Nowadays debate has succumbed to infantilisation measuring policies not by their practical feasibility, but their perceived virtuosity. How do you explain to a two-year old boy that he cannot have another ice-cream because you want him to acquire healthy eating habits and save him from all sorts of nasty medical conditions such as obesity and diabetes? Believe me when expectations run high it's hard to convince youngsters they are not entitled to something they desire. The political discourse has ceased to be a battle between left and right factions, for we have learned to associate the former with openness, compassion and generosity and the latter with narrow-mindedness, discipline and greed. The real intellectual divide is now between romanticism and objective reality, i.e. a dichotomy between how our world should be and how it really works.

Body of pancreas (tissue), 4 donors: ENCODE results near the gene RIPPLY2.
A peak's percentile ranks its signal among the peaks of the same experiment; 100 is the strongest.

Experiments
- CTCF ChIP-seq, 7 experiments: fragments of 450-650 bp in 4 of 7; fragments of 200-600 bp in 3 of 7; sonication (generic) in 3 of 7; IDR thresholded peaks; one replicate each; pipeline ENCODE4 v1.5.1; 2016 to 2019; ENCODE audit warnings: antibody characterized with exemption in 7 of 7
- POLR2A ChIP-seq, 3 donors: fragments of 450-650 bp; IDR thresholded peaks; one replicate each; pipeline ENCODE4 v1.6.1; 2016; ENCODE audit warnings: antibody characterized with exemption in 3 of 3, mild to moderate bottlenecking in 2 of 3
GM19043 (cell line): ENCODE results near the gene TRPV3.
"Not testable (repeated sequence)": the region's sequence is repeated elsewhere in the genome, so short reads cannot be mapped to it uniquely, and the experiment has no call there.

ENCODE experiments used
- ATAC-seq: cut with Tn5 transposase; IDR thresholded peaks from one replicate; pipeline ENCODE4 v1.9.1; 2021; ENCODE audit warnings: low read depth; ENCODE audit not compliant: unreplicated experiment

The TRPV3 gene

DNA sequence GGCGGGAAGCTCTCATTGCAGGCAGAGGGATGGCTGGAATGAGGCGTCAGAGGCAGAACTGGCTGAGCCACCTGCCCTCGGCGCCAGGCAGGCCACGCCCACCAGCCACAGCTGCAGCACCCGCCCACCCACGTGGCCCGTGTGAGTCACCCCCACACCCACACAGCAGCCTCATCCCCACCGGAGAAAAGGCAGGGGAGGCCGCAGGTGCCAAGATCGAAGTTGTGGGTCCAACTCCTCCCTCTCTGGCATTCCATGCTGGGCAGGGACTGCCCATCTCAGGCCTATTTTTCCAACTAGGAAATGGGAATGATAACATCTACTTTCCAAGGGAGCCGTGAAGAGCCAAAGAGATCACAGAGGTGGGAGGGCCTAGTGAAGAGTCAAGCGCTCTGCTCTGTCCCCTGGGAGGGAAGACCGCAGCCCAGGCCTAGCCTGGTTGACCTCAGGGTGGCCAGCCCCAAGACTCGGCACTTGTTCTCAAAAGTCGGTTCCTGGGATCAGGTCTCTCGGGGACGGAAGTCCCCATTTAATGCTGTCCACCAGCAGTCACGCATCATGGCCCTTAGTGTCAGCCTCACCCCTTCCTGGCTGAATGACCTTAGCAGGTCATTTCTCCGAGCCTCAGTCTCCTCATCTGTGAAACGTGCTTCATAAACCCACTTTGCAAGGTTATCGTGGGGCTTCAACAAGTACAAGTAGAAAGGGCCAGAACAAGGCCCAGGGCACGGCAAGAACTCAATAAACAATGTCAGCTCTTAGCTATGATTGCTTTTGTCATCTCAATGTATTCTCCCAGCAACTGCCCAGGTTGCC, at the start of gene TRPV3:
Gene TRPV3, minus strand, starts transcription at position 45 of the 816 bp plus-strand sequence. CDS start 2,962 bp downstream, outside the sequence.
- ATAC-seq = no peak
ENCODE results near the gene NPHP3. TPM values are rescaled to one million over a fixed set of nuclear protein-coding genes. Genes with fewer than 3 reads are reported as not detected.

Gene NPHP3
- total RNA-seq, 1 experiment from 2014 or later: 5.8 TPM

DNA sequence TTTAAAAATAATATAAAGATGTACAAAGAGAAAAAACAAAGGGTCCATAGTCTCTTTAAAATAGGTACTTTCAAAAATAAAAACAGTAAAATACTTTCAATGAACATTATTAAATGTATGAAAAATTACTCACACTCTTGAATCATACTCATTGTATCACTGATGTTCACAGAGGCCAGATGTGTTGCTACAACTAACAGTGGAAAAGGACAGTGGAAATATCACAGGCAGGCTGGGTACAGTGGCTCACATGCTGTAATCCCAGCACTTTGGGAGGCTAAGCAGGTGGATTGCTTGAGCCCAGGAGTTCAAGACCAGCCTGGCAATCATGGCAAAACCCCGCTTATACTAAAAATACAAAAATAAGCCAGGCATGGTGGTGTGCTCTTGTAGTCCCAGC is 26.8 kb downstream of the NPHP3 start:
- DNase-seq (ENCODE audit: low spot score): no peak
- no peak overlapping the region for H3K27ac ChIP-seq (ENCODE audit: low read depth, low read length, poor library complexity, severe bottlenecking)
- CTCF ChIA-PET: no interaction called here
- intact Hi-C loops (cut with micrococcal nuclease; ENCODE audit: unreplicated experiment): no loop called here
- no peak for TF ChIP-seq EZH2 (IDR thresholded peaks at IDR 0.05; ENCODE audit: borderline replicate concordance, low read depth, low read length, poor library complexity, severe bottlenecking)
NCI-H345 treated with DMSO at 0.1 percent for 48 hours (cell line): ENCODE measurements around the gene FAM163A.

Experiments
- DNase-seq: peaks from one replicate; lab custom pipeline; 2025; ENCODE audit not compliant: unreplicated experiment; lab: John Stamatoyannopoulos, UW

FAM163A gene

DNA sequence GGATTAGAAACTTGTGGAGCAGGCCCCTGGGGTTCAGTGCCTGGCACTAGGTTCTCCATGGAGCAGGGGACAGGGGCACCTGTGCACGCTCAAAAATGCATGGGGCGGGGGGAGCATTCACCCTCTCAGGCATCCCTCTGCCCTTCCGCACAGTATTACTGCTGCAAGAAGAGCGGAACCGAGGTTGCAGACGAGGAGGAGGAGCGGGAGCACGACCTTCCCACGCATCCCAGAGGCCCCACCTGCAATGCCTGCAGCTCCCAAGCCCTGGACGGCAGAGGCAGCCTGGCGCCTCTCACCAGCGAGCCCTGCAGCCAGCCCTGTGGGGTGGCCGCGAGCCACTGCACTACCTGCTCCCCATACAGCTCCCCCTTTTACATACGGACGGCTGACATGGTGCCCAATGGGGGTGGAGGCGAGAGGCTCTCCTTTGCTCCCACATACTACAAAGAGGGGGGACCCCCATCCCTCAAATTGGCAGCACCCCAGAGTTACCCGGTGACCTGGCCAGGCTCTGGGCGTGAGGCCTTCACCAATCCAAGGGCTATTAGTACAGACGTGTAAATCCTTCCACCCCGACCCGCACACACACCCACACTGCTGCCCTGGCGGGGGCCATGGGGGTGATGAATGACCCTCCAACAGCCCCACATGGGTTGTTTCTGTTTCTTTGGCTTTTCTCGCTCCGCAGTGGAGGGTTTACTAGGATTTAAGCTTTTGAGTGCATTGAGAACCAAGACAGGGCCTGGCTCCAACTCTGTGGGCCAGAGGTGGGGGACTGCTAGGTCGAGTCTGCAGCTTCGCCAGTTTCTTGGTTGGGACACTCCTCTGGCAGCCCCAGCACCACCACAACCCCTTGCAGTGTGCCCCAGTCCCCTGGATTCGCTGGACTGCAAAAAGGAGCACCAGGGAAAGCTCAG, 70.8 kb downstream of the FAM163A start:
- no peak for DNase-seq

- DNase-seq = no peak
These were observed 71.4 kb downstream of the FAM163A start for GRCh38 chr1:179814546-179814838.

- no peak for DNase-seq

It hardly matters where you stand on any of the key issues of our era. If you let emotions alone drive your analysis, you will inevitably dismiss any countervailing evidence and find with great ease a virtual echo chamber to reinforce your preconceived conclusions. It would be nice to believe Israel were a peace-loving liberal democracy threatened only by intolerant Iran-funded Islamic terrorists, but to believe the opposite would be equally blinkered. Life is seldom that simple.
However, it's much easier to ignore inconvenient facts on the ground if the mainstream media and influential institutions provide alternative facts consistent with their ideological bias with the full support of the information verification industry. Sorting the wheat from the chaff can be even harder when such news outlets and NGOs pose on the radical left to widen their appeal among trendy youngsters. Their version of reality thus becomes an article of faith. To countenance alternative explanations for our social and economic woes is to invite ridicule with a litany of aspersions ranging from Islamophobe to transphobe or from conspiracy theorist to fascist. In short if you fail to toe the party line, you are anachronistically uncool.